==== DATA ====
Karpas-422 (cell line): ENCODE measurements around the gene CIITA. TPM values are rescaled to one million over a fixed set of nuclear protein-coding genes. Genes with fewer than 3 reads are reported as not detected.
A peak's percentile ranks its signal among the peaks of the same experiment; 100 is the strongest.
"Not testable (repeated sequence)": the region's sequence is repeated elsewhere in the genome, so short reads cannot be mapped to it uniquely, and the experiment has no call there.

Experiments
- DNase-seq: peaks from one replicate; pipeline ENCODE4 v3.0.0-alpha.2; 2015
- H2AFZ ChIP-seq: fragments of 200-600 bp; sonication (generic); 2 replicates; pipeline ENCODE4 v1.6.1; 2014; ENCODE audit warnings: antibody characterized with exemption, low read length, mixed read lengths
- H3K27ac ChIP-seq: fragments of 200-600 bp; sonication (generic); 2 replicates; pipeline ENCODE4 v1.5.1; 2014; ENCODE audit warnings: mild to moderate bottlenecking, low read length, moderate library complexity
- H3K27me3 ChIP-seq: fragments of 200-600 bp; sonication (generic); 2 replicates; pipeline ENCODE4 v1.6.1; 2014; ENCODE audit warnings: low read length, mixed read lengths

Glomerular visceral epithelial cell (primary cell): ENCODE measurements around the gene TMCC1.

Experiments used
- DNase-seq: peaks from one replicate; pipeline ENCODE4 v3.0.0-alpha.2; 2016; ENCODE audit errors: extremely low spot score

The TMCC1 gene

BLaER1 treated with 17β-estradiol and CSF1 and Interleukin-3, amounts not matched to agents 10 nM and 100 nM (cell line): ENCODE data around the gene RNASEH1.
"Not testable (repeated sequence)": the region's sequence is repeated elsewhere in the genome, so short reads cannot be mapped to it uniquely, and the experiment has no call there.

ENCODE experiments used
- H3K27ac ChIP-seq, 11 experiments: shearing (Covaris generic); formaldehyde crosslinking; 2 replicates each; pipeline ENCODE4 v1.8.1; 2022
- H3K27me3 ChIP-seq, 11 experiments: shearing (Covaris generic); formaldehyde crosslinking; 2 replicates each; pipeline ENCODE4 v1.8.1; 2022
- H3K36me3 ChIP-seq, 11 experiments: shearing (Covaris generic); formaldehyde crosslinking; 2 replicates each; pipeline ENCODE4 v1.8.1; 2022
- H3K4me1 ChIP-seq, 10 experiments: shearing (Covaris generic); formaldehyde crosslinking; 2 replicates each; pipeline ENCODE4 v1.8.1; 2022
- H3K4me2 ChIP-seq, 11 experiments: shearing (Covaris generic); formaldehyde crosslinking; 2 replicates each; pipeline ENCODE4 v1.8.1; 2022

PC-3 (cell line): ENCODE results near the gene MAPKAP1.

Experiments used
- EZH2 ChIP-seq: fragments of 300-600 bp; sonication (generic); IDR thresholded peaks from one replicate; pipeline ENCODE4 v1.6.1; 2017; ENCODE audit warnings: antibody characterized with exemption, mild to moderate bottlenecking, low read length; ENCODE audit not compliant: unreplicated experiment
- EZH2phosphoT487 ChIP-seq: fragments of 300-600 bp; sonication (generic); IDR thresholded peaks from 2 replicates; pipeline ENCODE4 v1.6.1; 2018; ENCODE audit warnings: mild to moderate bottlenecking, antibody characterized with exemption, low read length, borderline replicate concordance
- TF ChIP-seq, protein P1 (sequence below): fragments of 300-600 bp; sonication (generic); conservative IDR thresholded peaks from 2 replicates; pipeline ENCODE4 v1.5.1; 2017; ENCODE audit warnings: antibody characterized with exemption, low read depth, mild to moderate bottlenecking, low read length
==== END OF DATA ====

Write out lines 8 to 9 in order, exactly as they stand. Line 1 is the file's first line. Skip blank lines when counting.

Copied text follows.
- H3K27me3 ChIP-seq: fragments of 200-600 bp; sonication (generic); 2 replicates; pipeline ENCODE4 v1.6.1; 2014; ENCODE audit warnings: low read length, mixed read lengths

Glomerular visceral epithelial cell (primary cell): ENCODE measurements around the gene TMCC1.